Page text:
Shopping for plastic tableware would be a cinch if a single plastic offered it all -unbreakable, scratchproof, dishwasher and microwave-safe. Unfortunately, that plastic is not yet invented. So of the plastics that do exist, which option is right for you?
Do unbreakable, dishwasher-safe products top your list? If so, spending a little more on unbreakable Tritan or Polycarbonate plastic items is well worth the years of use you'll enjoy. For a little less, SAN plastic products are almost as durable, and casual looks in Polypropylene are equally durable and very inexpensive. Avoid anything in Acrylic or Polystyrene.
Are scratched dishes your pet peeve? Then Melamine dishes are your best choice for long-term satisfaction. But you'll have to forego the convenience of microwave heating.
Are microwave-safe dishes a must? The selection is slimmer, but there are some choices in plastics made specifically for the microwave. Look for dishes under the brand names Nordic Ware, Miracleware and ExtremeWare - and avoid products made from Melamine, Acrylic and Polystyrene.
Are you drawn to decorative or themed dishes? Trendy designs and seasonal themes are widely available in plastic tableware. Very decorative glasses are generally crafted in Acrylic, but be prepared to hand wash to keep them looking their best. You'll also find plenty of decorative and themed designs in durable easy-care Melamine dinnerware.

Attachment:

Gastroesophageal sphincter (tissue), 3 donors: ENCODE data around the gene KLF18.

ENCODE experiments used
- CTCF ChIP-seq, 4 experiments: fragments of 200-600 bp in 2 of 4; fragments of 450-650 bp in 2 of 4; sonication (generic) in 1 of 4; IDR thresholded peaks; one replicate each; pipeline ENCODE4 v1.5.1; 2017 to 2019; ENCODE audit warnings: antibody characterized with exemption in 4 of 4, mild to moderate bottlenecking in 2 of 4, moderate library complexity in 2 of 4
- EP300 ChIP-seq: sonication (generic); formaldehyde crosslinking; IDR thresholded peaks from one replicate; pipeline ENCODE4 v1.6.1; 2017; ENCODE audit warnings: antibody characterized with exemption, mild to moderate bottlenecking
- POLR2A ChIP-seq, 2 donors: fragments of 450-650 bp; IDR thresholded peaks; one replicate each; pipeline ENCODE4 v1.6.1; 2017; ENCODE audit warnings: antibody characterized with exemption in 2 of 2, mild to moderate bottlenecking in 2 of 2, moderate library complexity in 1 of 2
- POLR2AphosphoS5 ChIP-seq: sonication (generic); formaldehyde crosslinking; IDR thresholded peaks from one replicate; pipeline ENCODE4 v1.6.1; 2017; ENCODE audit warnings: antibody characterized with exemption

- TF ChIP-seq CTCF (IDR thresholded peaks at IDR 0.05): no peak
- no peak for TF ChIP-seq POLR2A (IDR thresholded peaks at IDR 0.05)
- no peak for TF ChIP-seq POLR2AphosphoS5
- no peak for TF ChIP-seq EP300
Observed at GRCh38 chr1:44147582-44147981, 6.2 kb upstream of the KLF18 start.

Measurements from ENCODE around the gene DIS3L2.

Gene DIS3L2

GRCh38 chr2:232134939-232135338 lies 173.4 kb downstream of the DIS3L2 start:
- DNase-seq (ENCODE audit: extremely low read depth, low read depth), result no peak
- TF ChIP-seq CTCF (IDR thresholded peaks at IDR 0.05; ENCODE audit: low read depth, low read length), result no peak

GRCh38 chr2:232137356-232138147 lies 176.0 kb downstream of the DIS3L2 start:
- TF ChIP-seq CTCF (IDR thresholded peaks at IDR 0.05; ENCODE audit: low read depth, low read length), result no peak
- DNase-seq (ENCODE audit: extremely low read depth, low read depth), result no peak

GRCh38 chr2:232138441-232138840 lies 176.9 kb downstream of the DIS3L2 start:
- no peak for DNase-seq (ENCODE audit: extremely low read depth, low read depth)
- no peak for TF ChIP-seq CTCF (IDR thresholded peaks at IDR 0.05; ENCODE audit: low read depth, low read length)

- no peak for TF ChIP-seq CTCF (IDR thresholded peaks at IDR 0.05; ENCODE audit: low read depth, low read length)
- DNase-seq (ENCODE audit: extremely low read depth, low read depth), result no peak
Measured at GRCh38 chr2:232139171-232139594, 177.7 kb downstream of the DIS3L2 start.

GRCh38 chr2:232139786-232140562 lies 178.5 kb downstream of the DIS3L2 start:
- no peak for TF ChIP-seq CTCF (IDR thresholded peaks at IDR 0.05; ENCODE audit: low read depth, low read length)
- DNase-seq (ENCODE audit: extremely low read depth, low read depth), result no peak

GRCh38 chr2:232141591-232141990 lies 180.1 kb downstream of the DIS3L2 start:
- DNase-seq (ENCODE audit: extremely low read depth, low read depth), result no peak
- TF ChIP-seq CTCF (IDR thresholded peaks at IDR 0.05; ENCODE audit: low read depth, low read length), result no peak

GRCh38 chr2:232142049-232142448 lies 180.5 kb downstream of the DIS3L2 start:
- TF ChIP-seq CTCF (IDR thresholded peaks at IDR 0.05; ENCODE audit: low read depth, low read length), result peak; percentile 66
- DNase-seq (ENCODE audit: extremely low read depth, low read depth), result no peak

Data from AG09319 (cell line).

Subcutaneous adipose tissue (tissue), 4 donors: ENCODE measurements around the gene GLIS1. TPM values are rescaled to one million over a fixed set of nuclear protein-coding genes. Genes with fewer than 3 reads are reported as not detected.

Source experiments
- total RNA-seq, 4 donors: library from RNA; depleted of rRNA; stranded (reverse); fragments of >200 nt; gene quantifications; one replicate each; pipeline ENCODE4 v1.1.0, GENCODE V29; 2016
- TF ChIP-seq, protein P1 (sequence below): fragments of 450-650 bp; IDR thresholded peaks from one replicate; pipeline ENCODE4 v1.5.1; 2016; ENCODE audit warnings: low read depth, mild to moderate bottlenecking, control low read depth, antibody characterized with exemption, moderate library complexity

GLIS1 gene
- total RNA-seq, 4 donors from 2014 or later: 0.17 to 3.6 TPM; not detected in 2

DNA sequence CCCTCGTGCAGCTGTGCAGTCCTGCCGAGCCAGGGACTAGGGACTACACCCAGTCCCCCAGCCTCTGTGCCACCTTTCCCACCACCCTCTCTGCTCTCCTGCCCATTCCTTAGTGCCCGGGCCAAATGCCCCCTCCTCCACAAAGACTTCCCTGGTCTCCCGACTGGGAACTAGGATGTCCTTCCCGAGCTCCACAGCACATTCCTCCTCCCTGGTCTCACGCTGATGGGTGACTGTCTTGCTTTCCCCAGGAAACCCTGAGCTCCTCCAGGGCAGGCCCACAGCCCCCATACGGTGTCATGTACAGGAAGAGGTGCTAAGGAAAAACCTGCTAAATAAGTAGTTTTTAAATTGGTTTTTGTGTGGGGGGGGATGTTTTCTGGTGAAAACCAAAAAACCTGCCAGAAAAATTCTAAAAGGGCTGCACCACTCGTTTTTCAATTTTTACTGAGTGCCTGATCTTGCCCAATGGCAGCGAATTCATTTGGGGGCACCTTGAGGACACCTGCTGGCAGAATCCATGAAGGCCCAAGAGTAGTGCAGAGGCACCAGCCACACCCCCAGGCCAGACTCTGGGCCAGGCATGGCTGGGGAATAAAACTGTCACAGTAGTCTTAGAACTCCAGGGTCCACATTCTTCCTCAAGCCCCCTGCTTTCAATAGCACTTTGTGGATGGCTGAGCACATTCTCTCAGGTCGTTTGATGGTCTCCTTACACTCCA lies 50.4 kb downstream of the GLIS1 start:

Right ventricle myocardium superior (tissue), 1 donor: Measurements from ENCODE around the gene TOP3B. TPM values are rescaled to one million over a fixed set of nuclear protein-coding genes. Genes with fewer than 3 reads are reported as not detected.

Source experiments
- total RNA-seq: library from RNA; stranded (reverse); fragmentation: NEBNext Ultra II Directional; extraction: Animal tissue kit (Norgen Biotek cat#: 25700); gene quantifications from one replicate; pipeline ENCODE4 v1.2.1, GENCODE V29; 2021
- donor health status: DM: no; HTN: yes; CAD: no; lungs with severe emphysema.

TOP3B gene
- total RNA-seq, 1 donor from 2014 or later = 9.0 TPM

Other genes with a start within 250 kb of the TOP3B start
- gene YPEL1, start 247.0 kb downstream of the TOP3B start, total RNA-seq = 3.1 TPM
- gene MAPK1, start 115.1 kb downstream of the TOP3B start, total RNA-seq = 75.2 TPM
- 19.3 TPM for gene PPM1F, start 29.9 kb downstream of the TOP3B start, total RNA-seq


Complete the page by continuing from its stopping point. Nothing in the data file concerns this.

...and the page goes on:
Is cost more important than longevity? Inexpensive seasonal Acrylic and Polystyrene tableware is plentiful on store shelves. But with plastics, you do get what you pay for. These low-cost styles won't hold up under impact or in the dishwasher for much more than a season or two.
Tip 3 - Know what you're buying - even if the label doesn't tell you:
You now know that the plastics used to make tableware vary indeed, and which type best meets your needs. So how do you tell if a plastic glass is made of SAN or Acrylic? How do you spot Melamine dishes? And what the heck is Polypropylene, anyway?
If shopping online with a reputable seller, product information will include plastic types, features and care. If it doesn't you may want to shop a different site as the seller may not know, or stand behind, their product. In-store shopping can be a bit trickier because not all plastic products are clearly labeled by type. There you'll need to know a bit more than the label tells you.
Unbreakable products in Tritan and Polycarbonate plastic are easy to identify because they're generally labeled as "Unbreakable" and "Dishwasher-safe" to offset their higher price tag. Tritan items are also labeled "BPA-free." Both plastics are generally found in glass-like clear or tinted drinkware and dishes.
Unbreakable, dishwasher-safe products in Polypropylene plastic are easy to identify, too. They're always opaque or semi-opaque, think Tupperware, and have a rubbery feel unlike any other plastic. These products also tend to be low-priced.
Labeling on Melamine dishes varies, but that's not a problem if you know what to look for. All melamine dishes are opaque - never see-through - and have a rigid feel. Because of melamine's durability and scratch-resistance, it's the most common plastic used to make dishes and can be found in a huge variety of colors and decorative designs. Melamine dishes are dishwasher-safe, but not microwave-safe, so melamine dishes are almost always marked "Not Intended for Microwave Use."